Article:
Tyre Nichols murdered by police officers in Memphis


Image sourced from www.wjla.com

Joey Gottlieb, Contributor

Tyre Nichols, a 29-year-old Black man stopped by Memphis police on his way home the evening of Jan. 7 was beaten for roughly three minutes by police, according to video footage released on Jan. 27. Nichols died in the hospital three days later.

Tyre Nichols was a father to a 4-year-old son who worked the second shift at a FedEx facility in the city, a major corporate entity and employer in Memphis. Nichols returned home where he lived with his mother and step-father around 7 p.m. every night for his lunch break, according to his family. He had worked at the shipping giant’s facility for nine months.

Five officers, Tadarrius Bean, Demetrius Haley, Justin Smith, Emmitt Martin III and Desmond Mills Jr. were fired on Jan. 20 and charged with second-degree murder among other felonies on Jan 26. Preston Hemphill, another officer involved on the scene, was fired on Feb. 3. The charge of second-degree murder alone is punishable by up to 60 years in prison and fines up to $50,000.

Officers were seen restraining Nichols at the initial stop, forcing him to the ground and commanding him to “lay down” as Nichols lays on his side. Nichols was heard saying, “Okay, you guys are really doing a lot right now” before officers pepper sprayed him. Nichols then broke free from officers and ran in the direction of his home. Eight minutes later the police caught up with him.

Officers proceed to tackle Nichols to the ground where they pepper sprayed him again. Nichols was heard repeatedly calling for his mom. The officers kicked, punched and beat Nichols with a baton. Nichols did not appear to offer any resistance in the footage compiled from body and traffic cameras, even during the initial stop when he was dragged from his car. He was seen moving his arms to cover his head as officers kicked him. One officer stumbled back because of the force of his kick.

A New York Times analysis of the footage found the officers continually chose to escalate their use of force throughout the roughly 13-minute encounter. According to the same analysis, 71 commands were issued to Nichols during the time, some of which were contradictory. Some of these included officers asking Nichols to show his hands even though officers were currently restraining him and commanding the already prone Nichols to get on the ground. Additional officers and two EMTs arrived at the scene as well. Despite this, Nichols was not seen receiving medical attention for 19 minutes. Both EMT licenses have been suspended.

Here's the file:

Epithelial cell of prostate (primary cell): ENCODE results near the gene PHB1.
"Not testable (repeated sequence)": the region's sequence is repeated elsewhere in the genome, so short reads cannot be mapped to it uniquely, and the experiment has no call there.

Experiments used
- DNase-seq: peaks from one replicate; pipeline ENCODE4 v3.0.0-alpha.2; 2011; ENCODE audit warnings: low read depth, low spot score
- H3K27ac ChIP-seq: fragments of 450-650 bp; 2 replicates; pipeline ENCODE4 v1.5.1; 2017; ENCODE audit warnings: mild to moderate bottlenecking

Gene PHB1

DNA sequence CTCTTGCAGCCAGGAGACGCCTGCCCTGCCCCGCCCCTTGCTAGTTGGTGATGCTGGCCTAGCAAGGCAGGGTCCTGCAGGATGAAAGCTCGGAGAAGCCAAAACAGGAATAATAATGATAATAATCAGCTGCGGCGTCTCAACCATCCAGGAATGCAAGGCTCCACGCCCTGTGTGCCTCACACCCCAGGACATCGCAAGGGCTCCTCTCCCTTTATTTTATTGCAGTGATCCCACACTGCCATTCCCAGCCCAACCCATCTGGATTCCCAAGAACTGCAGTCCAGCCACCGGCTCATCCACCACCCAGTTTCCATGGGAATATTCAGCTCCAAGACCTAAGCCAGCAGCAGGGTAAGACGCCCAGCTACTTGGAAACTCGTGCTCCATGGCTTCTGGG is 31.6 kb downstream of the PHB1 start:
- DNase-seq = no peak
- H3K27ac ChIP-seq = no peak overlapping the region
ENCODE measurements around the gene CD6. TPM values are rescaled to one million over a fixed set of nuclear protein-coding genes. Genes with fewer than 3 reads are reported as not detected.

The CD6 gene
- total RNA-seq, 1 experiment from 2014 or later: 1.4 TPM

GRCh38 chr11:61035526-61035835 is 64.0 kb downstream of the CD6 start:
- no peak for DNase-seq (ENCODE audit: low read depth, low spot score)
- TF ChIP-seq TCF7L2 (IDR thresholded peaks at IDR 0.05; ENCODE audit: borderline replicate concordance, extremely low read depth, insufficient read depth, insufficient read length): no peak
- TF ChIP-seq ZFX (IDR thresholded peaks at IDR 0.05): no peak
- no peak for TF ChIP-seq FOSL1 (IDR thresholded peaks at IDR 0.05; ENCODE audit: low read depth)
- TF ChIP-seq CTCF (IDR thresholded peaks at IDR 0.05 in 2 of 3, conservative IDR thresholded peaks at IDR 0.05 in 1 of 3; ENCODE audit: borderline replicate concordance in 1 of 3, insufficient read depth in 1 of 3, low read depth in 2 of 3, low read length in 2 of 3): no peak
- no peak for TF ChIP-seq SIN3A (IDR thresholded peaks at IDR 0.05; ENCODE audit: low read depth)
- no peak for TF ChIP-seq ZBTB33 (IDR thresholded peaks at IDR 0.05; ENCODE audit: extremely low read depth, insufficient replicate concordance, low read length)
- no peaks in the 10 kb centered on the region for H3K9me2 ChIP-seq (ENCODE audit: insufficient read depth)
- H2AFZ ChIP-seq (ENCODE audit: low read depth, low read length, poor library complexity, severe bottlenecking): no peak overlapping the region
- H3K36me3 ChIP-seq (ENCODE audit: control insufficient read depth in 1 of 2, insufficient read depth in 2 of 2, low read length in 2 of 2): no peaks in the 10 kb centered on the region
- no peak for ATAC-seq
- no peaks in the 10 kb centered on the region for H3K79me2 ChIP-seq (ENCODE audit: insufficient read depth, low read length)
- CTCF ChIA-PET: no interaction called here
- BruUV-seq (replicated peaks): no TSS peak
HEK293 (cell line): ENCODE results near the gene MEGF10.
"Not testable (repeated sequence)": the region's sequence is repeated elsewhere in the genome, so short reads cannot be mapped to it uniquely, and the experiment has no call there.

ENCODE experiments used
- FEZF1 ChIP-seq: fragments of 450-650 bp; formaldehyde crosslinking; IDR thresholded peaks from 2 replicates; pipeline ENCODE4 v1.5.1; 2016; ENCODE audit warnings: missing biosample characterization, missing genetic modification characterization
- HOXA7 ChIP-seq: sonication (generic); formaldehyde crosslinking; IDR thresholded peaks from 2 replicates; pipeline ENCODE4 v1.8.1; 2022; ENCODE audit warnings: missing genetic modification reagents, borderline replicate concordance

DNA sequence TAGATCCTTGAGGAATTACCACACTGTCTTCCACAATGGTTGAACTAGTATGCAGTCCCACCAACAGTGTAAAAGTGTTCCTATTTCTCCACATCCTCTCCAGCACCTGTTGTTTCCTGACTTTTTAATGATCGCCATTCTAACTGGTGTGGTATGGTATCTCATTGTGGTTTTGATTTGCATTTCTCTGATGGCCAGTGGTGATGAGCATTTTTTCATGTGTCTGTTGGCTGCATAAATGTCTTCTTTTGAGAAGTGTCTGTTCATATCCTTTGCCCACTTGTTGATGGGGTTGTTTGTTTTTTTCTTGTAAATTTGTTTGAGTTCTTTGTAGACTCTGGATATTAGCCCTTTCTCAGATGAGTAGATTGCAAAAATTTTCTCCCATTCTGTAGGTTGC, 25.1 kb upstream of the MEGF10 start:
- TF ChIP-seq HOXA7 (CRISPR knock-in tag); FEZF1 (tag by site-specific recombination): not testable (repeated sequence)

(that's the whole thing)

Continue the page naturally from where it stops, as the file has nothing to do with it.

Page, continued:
The five officers were part of a special unit within the Memphis Police Department titled the Scorpion unit. The unit was created in 2021, shortly after Cerelyn Davis, the Memphis Police Chief, took over the department and tasked them with tackling the surge in violence. Officers in the unit drove unmarked cars, making traffic stops in the hopes of writing fewer tickets and seizing cars from reckless drivers. Officers of the unit repeatedly harassed and used force against residents, an overwhelming majority of which were Black men.

Davis has ordered a review of the department’s special units. Mayor Jim Strickland of Memphis announced on Friday that the U.S. Department of Justice and the International Association of Chiefs of Police would conduct their own independent investigation of the same special units.

“That these five officers are being held criminally accountable for their deadly and brutal actions gives us hope as we continue to push for justice for Tyre,” said Ben Crump, a lawyer for Nichols’ family. “This tragedy meets the absolute definition of a needless and unnecessary death.” 

In a video statement published on Jan. 25, before the footage was released to the public, Chief Davis said, “This incident was heinous, reckless and inhumane… I expect you to feel outrage in the disregard of basic human rights, as our police officers have taken an oath to do the opposite of what transpired on the video.”

President Biden said in a statement that the encounter was “yet another painful reminder of the profound fear and trauma, the pain and the exhaustion that Black and Brown Americans experience every single day.” President Biden watched the footage in its entirety following its release.